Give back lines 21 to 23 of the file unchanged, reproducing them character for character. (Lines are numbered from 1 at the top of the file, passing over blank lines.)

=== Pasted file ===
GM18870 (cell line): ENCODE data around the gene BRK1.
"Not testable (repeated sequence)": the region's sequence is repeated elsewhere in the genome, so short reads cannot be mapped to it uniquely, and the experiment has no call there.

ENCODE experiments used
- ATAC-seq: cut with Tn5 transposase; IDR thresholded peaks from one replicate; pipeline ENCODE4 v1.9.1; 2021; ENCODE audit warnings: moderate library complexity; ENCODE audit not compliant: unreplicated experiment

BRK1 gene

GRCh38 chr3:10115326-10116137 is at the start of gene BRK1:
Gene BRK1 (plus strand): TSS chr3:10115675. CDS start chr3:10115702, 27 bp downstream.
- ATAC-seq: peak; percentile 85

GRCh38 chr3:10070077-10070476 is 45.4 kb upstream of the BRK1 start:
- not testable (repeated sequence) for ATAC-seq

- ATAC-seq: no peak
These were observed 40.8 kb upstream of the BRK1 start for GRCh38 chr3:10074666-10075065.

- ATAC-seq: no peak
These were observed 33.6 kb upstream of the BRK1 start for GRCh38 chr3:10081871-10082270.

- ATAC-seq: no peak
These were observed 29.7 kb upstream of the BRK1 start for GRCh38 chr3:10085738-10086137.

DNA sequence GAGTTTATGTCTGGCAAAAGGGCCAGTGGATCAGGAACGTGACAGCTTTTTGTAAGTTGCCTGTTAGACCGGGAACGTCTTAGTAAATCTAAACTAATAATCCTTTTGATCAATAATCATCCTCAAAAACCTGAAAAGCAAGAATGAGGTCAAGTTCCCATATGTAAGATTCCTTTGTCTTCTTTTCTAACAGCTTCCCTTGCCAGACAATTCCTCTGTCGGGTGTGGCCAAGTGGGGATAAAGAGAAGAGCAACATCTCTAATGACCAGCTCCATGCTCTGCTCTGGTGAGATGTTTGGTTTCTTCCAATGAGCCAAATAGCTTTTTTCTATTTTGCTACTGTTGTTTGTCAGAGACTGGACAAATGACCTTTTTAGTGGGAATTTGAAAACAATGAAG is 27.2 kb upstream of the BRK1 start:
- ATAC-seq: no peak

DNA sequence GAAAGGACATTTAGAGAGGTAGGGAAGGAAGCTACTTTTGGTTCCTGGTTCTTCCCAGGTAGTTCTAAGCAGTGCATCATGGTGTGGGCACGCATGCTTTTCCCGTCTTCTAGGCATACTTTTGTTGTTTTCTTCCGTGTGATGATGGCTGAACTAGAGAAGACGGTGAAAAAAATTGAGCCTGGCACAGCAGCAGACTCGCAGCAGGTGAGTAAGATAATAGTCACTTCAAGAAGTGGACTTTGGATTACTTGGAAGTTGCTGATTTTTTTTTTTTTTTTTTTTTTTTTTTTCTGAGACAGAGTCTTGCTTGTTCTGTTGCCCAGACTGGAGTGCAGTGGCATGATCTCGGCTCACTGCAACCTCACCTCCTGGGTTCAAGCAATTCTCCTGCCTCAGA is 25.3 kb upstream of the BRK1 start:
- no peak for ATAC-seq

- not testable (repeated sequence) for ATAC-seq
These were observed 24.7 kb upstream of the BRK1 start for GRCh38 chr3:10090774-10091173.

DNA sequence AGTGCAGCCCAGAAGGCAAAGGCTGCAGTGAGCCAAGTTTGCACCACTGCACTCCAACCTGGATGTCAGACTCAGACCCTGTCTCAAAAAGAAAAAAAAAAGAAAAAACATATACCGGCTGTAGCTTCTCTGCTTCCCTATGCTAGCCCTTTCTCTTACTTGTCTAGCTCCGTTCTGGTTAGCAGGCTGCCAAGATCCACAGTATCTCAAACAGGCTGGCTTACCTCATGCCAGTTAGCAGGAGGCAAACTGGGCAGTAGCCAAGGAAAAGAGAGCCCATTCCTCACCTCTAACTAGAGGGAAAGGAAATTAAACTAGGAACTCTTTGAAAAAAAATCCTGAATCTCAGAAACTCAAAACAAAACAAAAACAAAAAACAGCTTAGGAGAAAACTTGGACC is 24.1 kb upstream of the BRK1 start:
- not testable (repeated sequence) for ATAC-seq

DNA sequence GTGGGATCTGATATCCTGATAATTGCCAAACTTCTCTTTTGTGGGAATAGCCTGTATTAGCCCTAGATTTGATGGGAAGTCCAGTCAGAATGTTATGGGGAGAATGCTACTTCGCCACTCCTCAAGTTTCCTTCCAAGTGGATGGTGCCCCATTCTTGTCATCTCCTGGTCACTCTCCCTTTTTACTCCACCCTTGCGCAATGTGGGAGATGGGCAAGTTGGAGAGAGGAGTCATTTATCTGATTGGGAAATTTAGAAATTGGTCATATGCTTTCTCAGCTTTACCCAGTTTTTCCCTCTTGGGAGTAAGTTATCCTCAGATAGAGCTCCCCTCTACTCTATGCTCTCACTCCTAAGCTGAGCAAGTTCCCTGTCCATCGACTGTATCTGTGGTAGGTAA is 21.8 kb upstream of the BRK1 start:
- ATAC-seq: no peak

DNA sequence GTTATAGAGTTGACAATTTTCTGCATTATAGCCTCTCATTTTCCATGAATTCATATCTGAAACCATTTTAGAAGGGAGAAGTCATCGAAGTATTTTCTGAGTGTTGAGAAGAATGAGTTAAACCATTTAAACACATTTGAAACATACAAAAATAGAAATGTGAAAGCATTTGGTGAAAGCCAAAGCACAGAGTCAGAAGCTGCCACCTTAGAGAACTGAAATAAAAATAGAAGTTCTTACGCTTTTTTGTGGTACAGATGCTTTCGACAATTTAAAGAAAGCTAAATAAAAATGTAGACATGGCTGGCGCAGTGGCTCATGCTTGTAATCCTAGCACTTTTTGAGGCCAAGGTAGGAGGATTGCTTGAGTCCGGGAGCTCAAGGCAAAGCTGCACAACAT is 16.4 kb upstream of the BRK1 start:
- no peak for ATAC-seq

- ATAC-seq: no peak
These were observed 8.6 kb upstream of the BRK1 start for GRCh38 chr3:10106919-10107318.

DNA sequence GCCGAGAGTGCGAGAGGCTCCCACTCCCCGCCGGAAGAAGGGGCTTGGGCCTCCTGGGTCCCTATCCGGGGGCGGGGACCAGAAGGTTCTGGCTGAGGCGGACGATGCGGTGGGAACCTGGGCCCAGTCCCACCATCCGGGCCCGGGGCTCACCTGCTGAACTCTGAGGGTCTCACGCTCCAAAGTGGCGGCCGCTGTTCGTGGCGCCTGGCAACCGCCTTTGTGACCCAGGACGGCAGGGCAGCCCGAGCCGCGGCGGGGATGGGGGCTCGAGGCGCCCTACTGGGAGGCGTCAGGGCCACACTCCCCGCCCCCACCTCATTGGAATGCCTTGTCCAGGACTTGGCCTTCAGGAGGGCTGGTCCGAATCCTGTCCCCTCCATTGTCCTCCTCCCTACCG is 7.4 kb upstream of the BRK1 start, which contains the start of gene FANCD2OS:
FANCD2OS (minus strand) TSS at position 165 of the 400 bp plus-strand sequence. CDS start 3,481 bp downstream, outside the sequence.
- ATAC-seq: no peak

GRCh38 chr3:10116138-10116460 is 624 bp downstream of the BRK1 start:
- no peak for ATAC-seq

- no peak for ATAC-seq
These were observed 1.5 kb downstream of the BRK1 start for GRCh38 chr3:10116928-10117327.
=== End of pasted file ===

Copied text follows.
- not testable (repeated sequence) for ATAC-seq
These were observed 24.7 kb upstream of the BRK1 start for GRCh38 chr3:10090774-10091173.

DNA sequence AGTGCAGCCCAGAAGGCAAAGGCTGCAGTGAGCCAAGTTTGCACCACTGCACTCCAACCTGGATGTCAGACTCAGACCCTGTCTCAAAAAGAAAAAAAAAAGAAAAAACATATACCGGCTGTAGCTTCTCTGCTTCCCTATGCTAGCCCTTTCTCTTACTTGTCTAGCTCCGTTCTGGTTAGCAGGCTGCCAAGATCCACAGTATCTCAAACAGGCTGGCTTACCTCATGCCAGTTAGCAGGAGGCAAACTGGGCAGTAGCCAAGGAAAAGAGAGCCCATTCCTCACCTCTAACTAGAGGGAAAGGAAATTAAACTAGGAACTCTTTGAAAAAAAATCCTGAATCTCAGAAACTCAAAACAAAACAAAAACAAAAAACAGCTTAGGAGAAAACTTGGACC is 24.1 kb upstream of the BRK1 start: